# How do I check if $e^{jwt}$ is absolutely integrable?

I'm trying to see if the Fourier transform of $e^{jwt}$ exists, so I am trying to evaluate this integral: $\int_{-\infty}^\infty|e^{jwt}|$ but I am not getting anywhere and $|\int_{-\infty}^\infty e^{jwt}|$ says nothing. How do I directly integrate this?

Also, just to confirm, its fourier transform doesn't exist right?

• That integral should contain another factor of e if you are Fourier transforming it as $F(f(t))(\omega) = \int_{-\infty}^{\infty} f(t) e^{-j\omega t} dt$ – Triatticus Mar 4 '17 at 22:11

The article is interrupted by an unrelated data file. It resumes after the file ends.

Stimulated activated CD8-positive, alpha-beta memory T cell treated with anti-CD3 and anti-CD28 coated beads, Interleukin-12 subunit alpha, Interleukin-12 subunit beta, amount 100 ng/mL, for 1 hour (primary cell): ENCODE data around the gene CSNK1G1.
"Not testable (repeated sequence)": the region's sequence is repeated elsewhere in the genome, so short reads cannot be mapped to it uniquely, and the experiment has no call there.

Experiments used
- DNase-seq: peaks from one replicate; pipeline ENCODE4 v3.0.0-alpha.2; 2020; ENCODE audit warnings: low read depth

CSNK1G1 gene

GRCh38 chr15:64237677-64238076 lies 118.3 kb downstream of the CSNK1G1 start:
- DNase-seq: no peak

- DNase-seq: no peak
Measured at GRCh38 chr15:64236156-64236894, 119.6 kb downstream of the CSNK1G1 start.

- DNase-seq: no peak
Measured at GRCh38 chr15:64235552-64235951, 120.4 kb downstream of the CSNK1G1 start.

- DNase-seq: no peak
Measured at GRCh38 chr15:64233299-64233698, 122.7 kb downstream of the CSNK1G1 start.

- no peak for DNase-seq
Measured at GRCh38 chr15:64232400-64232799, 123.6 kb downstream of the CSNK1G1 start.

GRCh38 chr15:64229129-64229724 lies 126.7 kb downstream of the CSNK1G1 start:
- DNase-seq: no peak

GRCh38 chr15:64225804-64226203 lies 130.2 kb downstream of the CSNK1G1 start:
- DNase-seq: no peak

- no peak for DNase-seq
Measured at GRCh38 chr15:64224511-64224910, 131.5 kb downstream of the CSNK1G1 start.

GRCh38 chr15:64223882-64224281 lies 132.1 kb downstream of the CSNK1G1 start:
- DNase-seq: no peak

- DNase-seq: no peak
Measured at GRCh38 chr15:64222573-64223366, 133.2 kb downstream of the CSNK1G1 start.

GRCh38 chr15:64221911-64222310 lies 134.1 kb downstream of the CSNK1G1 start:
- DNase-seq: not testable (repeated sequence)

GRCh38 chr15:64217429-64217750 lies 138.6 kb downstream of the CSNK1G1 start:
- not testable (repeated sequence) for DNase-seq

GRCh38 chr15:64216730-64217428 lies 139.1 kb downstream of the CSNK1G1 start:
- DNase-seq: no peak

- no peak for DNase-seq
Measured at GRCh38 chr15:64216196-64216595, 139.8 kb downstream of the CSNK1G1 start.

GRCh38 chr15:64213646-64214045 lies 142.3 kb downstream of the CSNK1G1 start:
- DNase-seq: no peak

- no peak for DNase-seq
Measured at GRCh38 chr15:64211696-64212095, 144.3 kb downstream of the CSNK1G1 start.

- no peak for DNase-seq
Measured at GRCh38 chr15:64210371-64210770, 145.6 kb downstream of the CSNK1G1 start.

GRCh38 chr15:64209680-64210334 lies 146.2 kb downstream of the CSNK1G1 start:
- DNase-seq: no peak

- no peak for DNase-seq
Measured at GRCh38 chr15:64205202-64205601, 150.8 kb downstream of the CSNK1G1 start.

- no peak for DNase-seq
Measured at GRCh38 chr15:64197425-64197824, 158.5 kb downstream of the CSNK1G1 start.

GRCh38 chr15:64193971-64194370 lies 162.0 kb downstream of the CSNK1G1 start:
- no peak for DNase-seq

• Note that $|e^{i\omega t}| = 1$, so $\int_{-\infty}^{\infty}|e^{i \omega t}|\ dt = \int_{-\infty}^{\infty} 1\ dt = \infty$, hence your function is not ($L^1$) integrable. – Bungo Mar 5 '17 at 0:38
• @Bungo You're right I'm getting confused. – Goldname Mar 5 '17 at 3:16

The Fourier Transform of $1$ is
$$\mathscr{F}\{1\}(\omega)=\int_{-\infty}^\infty (1)e^{j\omega t}\,dt \tag 1$$
As an improper Riemann integral or as a Lebesgue integral, the integral in $(1)$ does not exist. However, interpreted as a Distribution, the Fourier Transform of $1$ is
$$\mathscr{F}\{1\}(\omega)=2\pi \delta(\omega)$$
where $\delta$ is the Dirac Delta, which is a distribution (or generalized function) and not a function.